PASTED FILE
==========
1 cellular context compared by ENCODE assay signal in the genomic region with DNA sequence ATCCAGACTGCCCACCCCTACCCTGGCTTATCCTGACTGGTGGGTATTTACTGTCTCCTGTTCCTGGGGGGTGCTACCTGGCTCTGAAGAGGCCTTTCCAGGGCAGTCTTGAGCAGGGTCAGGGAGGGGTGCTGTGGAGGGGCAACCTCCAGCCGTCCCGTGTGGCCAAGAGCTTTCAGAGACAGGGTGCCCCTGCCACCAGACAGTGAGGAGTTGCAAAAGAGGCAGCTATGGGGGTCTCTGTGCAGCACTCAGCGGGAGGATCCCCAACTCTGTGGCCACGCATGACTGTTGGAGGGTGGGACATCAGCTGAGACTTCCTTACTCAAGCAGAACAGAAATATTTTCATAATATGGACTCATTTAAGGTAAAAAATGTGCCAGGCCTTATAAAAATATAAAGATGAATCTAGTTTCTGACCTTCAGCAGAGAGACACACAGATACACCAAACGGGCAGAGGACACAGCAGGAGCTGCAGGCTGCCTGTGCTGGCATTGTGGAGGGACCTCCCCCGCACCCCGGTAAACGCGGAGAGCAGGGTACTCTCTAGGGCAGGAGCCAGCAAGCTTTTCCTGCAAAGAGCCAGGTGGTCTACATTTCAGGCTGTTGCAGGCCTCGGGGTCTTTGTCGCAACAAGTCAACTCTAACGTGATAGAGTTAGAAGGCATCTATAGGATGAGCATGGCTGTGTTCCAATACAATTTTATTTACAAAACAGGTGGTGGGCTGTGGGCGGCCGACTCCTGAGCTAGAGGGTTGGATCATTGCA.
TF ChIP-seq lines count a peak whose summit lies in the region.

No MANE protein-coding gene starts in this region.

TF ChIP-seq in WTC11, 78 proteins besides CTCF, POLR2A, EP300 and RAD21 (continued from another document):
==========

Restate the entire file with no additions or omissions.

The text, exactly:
1 cellular context compared by ENCODE assay signal in the genomic region with DNA sequence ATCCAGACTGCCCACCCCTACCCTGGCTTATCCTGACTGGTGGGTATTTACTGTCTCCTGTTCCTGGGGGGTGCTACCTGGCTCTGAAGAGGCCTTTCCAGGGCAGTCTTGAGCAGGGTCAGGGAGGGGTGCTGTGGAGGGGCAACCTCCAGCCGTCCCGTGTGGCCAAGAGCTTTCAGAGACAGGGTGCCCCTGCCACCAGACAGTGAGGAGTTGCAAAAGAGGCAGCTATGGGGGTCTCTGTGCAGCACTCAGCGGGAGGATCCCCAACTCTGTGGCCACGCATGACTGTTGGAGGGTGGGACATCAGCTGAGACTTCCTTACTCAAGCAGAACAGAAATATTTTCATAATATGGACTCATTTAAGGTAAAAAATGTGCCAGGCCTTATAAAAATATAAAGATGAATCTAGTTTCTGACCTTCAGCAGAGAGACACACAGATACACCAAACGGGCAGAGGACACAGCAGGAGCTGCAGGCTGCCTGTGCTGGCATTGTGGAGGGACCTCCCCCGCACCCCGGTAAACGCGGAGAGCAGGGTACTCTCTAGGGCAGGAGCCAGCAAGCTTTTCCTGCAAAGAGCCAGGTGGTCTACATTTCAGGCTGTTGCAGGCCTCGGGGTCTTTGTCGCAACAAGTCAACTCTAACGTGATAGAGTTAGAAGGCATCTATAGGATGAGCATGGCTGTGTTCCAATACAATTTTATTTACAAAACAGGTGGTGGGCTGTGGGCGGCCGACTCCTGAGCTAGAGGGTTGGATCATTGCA.
TF ChIP-seq lines count a peak whose summit lies in the region.

No MANE protein-coding gene starts in this region.

TF ChIP-seq in WTC11, 78 proteins besides CTCF, POLR2A, EP300 and RAD21 (continued from another document):